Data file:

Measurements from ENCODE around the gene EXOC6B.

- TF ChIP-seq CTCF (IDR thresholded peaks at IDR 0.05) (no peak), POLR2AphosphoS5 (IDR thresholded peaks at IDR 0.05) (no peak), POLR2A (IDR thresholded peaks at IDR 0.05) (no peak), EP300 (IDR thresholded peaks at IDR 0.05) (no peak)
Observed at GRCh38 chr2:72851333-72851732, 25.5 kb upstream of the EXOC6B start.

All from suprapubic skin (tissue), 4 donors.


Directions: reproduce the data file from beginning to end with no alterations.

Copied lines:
Measurements from ENCODE around the gene EXOC6B.

- TF ChIP-seq CTCF (IDR thresholded peaks at IDR 0.05) (no peak), POLR2AphosphoS5 (IDR thresholded peaks at IDR 0.05) (no peak), POLR2A (IDR thresholded peaks at IDR 0.05) (no peak), EP300 (IDR thresholded peaks at IDR 0.05) (no peak)
Observed at GRCh38 chr2:72851333-72851732, 25.5 kb upstream of the EXOC6B start.

All from suprapubic skin (tissue), 4 donors.